"As soon as the Dawn spacecraft revealed the mysterious bright spots on the surface of Ceres, I immediately thought of the possible measurable effects from Earth," lead author Paolo Molaro of the INAF-Trieste Astronomical Observatory said in a statement. "As Ceres rotates the spots approach the Earth and then recede again, which affects the spectrum of the reflected sunlight arriving at Earth."
Molaro and his colleagues were surprised to see that the spot brightness fluctuated in a way they hadn't predicted, based on Ceres's orbit. "We did find the expected changes to the spectrum from the rotation of Ceres, but with considerable other variations from night to night," he said.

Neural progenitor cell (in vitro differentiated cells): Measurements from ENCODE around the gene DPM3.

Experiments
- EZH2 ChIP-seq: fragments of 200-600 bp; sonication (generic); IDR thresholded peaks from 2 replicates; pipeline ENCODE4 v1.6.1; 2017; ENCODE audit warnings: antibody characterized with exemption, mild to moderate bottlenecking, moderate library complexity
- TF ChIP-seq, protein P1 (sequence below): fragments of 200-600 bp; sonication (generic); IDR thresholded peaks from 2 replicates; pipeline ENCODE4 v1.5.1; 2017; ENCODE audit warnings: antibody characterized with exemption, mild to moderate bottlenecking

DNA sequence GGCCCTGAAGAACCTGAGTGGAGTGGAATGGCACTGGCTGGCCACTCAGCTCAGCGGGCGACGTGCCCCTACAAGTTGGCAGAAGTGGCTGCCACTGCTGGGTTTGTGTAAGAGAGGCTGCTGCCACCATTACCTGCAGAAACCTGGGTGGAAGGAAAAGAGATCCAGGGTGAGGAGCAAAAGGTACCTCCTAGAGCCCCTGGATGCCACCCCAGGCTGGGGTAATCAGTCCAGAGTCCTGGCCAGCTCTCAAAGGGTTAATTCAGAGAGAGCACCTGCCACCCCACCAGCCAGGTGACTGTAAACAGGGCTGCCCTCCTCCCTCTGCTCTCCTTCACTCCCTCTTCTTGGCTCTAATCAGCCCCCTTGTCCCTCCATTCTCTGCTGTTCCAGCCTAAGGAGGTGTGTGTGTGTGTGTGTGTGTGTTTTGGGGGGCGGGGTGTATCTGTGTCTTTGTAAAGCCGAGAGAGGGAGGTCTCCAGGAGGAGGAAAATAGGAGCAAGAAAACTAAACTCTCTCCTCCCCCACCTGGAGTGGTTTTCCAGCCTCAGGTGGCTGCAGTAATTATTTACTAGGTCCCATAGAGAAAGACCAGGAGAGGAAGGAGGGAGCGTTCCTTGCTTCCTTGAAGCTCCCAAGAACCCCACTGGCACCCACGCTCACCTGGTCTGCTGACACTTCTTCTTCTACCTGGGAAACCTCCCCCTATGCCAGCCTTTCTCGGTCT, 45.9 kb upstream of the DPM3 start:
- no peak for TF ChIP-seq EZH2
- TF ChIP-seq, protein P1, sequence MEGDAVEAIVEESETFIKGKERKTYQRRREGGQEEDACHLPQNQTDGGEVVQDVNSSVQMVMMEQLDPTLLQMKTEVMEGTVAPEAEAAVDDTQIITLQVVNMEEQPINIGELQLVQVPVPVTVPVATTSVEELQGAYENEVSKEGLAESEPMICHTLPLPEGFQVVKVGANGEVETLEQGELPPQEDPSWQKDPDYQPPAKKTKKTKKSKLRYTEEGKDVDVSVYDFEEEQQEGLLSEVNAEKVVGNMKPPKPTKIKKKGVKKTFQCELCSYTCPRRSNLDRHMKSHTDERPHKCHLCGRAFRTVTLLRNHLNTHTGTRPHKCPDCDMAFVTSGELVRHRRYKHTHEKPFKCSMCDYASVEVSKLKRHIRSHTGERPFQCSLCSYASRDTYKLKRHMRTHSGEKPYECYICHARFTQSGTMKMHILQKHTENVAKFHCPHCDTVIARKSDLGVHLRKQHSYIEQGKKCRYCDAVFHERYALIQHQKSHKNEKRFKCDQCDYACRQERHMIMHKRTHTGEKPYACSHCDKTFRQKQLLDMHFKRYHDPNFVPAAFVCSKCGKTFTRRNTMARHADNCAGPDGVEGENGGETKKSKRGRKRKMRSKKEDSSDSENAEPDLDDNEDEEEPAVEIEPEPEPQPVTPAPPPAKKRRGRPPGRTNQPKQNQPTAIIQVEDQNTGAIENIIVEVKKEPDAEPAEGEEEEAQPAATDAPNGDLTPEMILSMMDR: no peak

In July, overnight observations suggested that the spots were changing – perhaps because some of their components evaporated as the sun warmed the dwarf planet's surface. But observations made for the same amount of time in August saw no such changes.
The researchers need more data to figure out why that fluctuation occurs, but it could be that whatever process causes these spots to change takes more than a few days. If Ceres really is actively creating and evaporating some kind of ice, it means the cold little world is even cooler – and more geologically active – than anyone expected.
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Rachel Feltman runs The Post's Speaking of Science blog.